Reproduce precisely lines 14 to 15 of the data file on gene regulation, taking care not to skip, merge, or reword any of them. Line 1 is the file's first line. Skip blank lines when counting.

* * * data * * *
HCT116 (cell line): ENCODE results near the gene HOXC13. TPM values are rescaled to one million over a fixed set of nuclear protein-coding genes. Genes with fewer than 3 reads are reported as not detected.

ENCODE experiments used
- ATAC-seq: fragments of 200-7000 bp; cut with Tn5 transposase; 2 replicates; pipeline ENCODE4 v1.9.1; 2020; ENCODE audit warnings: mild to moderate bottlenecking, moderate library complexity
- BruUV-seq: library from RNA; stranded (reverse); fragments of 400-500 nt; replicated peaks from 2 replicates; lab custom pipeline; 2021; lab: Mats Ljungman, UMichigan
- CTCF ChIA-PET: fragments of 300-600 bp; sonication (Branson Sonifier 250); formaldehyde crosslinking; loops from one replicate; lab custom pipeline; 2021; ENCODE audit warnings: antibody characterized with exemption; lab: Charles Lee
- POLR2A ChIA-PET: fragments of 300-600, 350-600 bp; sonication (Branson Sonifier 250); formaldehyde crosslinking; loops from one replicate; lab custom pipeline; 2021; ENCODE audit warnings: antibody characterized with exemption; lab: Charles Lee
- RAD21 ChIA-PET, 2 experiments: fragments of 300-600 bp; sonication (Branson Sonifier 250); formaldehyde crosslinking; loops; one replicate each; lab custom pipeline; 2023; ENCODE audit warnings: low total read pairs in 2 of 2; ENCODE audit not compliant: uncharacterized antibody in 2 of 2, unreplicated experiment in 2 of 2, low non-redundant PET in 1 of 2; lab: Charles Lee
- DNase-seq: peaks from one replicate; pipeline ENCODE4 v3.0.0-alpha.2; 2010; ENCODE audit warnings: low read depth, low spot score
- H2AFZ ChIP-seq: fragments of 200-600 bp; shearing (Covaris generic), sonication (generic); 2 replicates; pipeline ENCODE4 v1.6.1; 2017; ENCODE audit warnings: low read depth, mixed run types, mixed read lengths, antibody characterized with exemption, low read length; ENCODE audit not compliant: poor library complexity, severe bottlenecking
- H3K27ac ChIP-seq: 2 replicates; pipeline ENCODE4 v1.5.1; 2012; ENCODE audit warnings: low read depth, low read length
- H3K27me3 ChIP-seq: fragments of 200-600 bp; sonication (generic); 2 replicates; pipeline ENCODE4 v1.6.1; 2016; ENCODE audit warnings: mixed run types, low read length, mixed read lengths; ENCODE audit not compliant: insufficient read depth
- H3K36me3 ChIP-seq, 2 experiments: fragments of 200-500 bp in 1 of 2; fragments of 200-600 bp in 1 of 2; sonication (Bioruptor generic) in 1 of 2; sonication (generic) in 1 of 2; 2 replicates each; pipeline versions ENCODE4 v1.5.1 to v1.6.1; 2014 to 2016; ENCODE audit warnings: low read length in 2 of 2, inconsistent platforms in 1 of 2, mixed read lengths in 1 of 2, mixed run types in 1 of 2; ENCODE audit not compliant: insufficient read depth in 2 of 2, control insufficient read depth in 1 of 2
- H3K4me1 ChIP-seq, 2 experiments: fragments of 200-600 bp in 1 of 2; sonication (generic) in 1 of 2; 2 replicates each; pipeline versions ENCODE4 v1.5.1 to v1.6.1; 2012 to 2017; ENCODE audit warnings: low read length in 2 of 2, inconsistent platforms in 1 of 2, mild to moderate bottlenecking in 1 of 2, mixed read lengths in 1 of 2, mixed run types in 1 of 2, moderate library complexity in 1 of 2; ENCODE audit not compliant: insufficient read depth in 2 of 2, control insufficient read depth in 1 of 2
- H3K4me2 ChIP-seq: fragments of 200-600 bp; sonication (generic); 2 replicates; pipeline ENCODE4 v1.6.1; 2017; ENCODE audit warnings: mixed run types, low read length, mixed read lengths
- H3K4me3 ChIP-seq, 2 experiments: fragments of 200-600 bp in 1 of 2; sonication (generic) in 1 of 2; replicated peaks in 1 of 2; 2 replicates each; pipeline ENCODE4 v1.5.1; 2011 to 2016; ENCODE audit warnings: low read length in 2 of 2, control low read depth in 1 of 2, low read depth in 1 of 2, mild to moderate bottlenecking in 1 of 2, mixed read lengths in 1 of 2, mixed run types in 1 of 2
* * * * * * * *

- H3K4me2 ChIP-seq: fragments of 200-600 bp; sonication (generic); 2 replicates; pipeline ENCODE4 v1.6.1; 2017; ENCODE audit warnings: mixed run types, low read length, mixed read lengths
- H3K4me3 ChIP-seq, 2 experiments: fragments of 200-600 bp in 1 of 2; sonication (generic) in 1 of 2; replicated peaks in 1 of 2; 2 replicates each; pipeline ENCODE4 v1.5.1; 2011 to 2016; ENCODE audit warnings: low read length in 2 of 2, control low read depth in 1 of 2, low read depth in 1 of 2, mild to moderate bottlenecking in 1 of 2, mixed read lengths in 1 of 2, mixed run types in 1 of 2